Why do we go for "MINIMUM VALUE GATE", What is the basic principle behind it to select minimum of speed/temperature/acceleration/manual/shutdown/startup?

Our unit is frame 9E heavy duty gas turbine which is driving generator and ours is single shaft turbine.We are mainly using GAS as prime fuel some time NAPHATA also.

i think no rookie is going to get frustated........ thank you

<b>One at a time</b>, I think you should open different threads for each one of these questions.

The one I'd like to tackle first, though, is the Voting Mismatch Diagnostic Alarms. You say you are experiencing these frequently. Would you please provide the details? Are they primarily on contact inputs, or what?

If you have GE packaged units, have you read the 'Control and Protection' tab of the Service Manuals? There is some generic information there about minimum value selections, but the basic concept is that for most of the fuel control functions it's felt that by choosing the minimum value the unit is protected against over-firing. All values of FSR control are constantly being calculated and the minimum (lowest) value is chosen as the one that will control the fuel flow. There's not much more to it than that.

So, let's take it one topic at a time, in individual threads, and deal with your questions. Remember, though, that we can't see the sequencing being used at your site and some of the answers may not 100% applicable to your site and your sequencing.

Also, we are going to be asking you to refer to the sequencing/application code in use at your site. I don't recall if you have Mark Vs or Mark VIs at your site, so please remind us from time to time.

And please be patient. We will get through this, and it will not take all that much time, but let's just work through it at a reasonable pace.

And, remember, feedback is critical to this process. If you understand what's being said, let us know. If you don't, please let us know. But, let us know!

As a start, I'm going to ask you to look at the rung or function block diagram for logic signal L4, the Master Protective Logic signal. This signal must be a logic "1" to run, and when it goes to a logic "0" the unit will be tripped.

It's a very simple and very informative and very powerful rung. And, it's nearly identical on almost every GE-design heavy duty gas turbine using Speedtronic control systems since Mark IV, and some later Mark II systems.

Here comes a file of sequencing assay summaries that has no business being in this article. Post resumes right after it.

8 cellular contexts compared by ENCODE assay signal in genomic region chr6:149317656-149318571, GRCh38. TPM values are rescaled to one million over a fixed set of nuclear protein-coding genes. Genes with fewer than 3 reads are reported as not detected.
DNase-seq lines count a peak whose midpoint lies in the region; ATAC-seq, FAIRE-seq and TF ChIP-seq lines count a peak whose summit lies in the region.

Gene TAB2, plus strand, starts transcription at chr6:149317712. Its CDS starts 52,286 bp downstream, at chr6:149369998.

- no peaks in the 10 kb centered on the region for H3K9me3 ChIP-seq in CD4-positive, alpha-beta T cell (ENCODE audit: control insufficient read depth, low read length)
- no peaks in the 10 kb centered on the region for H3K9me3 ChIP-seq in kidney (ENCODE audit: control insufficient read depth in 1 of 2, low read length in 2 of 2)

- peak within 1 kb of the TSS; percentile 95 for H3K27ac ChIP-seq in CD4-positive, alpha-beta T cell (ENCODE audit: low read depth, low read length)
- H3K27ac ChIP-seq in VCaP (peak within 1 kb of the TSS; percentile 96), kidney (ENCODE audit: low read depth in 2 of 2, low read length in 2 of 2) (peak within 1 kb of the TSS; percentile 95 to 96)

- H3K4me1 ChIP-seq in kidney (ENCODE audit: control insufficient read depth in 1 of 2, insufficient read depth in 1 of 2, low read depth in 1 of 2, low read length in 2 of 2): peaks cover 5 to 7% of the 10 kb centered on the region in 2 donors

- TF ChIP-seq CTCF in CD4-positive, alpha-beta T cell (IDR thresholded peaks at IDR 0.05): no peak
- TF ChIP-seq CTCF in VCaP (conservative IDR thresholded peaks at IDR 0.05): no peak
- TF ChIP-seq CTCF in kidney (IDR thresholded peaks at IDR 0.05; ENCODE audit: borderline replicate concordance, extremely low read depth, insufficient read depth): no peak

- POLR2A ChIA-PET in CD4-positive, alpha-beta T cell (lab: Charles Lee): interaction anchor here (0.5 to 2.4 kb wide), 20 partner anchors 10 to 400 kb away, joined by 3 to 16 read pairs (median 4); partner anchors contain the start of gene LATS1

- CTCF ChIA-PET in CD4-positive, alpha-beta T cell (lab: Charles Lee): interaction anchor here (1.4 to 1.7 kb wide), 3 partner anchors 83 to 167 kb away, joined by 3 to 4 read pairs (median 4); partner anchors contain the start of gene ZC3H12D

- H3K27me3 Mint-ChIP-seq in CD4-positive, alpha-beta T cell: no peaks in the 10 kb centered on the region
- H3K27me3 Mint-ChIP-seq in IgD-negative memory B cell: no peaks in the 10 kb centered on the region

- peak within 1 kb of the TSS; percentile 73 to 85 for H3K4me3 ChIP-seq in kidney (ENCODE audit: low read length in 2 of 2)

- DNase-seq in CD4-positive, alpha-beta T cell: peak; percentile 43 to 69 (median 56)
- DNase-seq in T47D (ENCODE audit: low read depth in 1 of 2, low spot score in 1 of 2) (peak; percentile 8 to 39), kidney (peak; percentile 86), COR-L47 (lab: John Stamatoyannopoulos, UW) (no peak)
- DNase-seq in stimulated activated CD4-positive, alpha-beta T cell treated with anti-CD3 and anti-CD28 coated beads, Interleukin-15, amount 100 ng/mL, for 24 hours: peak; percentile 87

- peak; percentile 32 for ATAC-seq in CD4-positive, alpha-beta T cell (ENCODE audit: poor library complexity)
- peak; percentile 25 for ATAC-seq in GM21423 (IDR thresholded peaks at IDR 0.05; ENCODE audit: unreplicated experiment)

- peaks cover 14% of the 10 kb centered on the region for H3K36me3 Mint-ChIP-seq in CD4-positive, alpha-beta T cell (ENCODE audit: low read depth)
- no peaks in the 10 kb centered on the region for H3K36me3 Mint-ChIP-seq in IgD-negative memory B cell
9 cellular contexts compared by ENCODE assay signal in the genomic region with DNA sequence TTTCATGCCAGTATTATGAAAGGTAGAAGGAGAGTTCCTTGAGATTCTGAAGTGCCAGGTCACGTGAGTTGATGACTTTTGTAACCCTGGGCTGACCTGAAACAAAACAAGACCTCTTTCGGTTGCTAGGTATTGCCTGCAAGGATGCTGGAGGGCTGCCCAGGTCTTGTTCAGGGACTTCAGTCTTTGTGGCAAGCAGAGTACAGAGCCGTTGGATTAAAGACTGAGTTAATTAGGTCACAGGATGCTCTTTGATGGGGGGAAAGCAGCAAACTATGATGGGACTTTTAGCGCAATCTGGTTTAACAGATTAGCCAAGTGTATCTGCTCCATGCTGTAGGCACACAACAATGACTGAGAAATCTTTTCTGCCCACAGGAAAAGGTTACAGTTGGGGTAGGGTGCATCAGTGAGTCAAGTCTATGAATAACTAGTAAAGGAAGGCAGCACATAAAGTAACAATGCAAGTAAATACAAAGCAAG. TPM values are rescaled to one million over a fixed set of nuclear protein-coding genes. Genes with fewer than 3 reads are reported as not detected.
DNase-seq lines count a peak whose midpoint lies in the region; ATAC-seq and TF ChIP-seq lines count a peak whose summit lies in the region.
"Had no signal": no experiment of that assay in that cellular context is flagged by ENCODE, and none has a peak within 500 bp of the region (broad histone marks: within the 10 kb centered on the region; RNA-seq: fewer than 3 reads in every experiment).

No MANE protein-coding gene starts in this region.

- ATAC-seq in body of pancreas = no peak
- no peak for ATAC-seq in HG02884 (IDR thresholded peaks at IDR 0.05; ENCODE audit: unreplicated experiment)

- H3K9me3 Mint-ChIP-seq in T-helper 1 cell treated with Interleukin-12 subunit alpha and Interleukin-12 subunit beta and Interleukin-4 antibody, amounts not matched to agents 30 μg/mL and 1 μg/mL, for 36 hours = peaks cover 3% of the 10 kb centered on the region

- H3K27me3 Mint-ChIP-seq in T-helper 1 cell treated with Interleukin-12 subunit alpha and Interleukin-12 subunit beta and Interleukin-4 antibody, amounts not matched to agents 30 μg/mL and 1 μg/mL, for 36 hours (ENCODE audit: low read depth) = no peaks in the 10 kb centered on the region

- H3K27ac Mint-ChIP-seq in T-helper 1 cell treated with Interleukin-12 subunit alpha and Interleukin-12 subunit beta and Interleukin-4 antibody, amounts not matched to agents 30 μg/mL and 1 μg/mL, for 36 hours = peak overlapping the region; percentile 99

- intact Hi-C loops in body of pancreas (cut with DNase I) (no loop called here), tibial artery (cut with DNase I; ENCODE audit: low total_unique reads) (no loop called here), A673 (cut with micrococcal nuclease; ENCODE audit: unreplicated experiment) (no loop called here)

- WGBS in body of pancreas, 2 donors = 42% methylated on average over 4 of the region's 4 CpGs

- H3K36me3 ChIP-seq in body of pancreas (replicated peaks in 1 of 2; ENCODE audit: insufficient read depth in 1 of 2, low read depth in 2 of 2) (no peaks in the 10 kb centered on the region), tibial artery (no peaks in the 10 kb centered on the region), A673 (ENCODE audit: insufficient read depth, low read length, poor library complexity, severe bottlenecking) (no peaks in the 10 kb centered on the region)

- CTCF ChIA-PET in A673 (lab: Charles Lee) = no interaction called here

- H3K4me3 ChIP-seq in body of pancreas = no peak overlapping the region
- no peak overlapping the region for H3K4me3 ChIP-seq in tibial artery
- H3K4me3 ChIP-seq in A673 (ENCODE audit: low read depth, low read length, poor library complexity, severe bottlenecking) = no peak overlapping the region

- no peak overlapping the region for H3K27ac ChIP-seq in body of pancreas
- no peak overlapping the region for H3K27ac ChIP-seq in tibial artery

It's not possible to "draw" this rung anymore on the new control.com, so I'm going to try to describe it. The first element in the rung is a normally open L4S contact, and in parallel with that is a normally L4 contact. In series with these contacts is a normally closed L4T and a normally closed L94T, all driving the psuedo coil L4.

L4S is a "momentary" logic signal which will go to a logic "1" when a unit START is initiated and all the start permissives, including sufficient L.O. pressure, have been satisfied.

L4T is the logic signal which will be a logic "1" when any trip (emergency shutdown) condition is detected by the sequencing or application code, such as low-low L.O. pressure, or high-high vibration, or exhaust overtemperature.

L94T is the logic signal which will be a logic "1" when a normal, automatic non-emergency shutdown is active and the unit reaches the point at which the fuel is to be shut off.

In order for L4 to be energized (go to a logic "1"), L4T must NOT be a logic "1" (meaning there must be no active trip conditions detected), L94T must NOT be a logic "1" (meaning that a normal shutdown is not active and fuel does not need to be shut off), and L4S must go to a logic "1" (meaning that all the start-check permissives must be satisfied, and a START must be active, and all permissives to run the turbine must be satisfied).

When L4S goes to a logic "1" and L4T and L94T are both logic "0", L4 will pick up, and the normally open L4 contact in parallel with L4S will close and "seal in" around L4S. This will allow the START sequence to continue and the turbine to run *as long as there is no trip condition detected and no shutdown is active where fuel is to be shut off.*